Unsustainable credit growth leads to financial stability risks, with real repercussions. But what is unsustainable? In this paper we suggest that the balance between the growth in mortgage credit and business credit is a key factor in post-crisis macroeconomic vulnerability. The sample-average rise in credit composition (the share of household mortgage credit in total credit) in 51 economies in the five years before the 2007 global financial crisis is associated with a 2.1% average growth loss in the five years after the crisis. This finding is robust for total-credit growth and for post-crisis fiscal and monetary policy responses. Delving into the channels, we find that larger changes in credit composition before the crisis are linked to less efficient capital reallocation and larger investment cutbacks afterwards. (C) 2019 Elsevier B.V. All rights reserved.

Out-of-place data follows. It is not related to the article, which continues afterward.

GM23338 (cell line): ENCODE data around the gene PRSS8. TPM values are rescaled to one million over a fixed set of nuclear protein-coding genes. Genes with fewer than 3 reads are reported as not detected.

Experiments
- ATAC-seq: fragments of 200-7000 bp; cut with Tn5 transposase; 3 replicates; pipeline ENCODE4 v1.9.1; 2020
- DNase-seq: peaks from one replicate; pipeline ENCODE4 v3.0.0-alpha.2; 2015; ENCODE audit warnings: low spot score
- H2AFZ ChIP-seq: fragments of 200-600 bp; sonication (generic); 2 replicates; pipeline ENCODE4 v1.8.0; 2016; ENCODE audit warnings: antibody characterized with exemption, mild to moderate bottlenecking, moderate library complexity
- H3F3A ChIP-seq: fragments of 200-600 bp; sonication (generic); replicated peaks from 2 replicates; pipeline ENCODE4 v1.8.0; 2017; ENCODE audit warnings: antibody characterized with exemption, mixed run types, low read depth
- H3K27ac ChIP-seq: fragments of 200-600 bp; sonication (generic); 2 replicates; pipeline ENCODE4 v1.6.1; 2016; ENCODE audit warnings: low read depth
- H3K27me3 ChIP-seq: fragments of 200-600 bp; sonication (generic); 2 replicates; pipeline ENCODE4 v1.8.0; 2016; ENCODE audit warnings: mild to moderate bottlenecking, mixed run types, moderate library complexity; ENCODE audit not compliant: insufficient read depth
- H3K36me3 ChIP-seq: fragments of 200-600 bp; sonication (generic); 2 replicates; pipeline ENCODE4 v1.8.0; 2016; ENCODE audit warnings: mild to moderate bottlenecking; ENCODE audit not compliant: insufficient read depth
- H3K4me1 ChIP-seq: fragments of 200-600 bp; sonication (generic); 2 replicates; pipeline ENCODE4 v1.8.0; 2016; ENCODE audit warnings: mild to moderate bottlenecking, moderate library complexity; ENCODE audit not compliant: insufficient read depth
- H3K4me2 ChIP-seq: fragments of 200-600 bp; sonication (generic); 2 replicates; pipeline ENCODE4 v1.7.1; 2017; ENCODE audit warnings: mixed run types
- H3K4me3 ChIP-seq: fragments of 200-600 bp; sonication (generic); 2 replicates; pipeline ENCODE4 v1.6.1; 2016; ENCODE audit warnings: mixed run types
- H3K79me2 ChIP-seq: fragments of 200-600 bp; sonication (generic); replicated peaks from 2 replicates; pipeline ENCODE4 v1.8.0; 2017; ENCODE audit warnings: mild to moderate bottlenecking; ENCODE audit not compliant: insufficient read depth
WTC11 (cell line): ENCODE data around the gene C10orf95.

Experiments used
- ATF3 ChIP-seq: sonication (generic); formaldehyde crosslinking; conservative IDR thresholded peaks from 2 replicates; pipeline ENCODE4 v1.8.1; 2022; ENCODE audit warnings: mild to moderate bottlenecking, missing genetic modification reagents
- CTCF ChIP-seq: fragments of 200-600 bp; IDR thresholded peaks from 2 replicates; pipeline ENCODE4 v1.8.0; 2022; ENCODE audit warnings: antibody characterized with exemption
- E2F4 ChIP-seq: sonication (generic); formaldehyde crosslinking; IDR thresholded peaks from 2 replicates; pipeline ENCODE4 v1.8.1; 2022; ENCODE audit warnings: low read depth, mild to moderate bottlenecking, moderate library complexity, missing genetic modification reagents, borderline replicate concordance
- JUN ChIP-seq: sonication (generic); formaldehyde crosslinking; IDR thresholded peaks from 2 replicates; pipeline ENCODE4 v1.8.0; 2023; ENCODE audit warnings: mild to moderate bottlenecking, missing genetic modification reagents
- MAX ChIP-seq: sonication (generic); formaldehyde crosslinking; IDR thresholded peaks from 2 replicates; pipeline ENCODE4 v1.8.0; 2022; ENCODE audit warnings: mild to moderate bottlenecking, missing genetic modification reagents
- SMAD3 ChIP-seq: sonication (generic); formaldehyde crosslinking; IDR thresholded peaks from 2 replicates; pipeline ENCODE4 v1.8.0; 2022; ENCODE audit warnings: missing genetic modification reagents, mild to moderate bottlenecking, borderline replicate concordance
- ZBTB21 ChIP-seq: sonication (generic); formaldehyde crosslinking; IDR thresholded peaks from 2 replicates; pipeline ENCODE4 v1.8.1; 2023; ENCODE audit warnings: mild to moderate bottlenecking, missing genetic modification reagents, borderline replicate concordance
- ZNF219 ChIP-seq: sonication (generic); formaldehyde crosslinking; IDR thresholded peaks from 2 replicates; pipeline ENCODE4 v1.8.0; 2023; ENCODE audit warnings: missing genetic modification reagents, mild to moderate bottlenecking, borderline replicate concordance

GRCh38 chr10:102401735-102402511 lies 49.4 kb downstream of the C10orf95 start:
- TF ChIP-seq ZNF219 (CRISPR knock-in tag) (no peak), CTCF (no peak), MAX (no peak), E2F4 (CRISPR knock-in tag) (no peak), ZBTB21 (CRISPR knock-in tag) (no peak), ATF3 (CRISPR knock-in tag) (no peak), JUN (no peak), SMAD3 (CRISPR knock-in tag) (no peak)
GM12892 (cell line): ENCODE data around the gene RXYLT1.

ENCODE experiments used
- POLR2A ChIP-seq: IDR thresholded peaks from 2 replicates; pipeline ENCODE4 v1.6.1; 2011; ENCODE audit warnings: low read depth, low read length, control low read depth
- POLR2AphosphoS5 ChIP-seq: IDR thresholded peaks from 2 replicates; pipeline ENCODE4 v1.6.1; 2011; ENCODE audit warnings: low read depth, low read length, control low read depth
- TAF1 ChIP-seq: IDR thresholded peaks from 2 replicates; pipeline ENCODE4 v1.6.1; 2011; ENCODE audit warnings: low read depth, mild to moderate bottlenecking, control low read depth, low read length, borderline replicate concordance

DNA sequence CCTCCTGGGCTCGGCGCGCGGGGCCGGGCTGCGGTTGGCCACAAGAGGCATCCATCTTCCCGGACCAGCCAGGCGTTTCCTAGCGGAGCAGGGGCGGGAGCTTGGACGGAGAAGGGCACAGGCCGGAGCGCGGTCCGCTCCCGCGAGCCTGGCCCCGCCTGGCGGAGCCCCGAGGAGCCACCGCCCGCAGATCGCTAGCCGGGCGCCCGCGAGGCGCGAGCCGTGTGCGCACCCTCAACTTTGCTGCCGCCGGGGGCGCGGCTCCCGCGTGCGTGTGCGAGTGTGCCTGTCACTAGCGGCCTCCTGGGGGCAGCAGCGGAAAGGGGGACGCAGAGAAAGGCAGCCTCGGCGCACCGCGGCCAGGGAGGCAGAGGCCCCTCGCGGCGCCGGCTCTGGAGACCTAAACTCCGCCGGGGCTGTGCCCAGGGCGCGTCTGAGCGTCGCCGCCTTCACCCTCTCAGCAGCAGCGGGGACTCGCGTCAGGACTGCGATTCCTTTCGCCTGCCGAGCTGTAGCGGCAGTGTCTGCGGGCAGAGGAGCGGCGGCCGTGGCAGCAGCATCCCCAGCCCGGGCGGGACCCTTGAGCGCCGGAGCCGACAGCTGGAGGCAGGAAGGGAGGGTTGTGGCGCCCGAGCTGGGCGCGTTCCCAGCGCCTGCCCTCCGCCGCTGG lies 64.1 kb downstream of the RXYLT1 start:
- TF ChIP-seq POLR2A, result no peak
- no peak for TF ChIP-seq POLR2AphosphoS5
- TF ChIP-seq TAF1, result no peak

|Tijdschrift||Journal of Financial Stability|
|Status||Published - jun.-2019|
|Evenement||Conference on Financial Services Indices, Liquidity and Economic Activity - London|
Duur: 23-mei-2017 → 24-mei-2017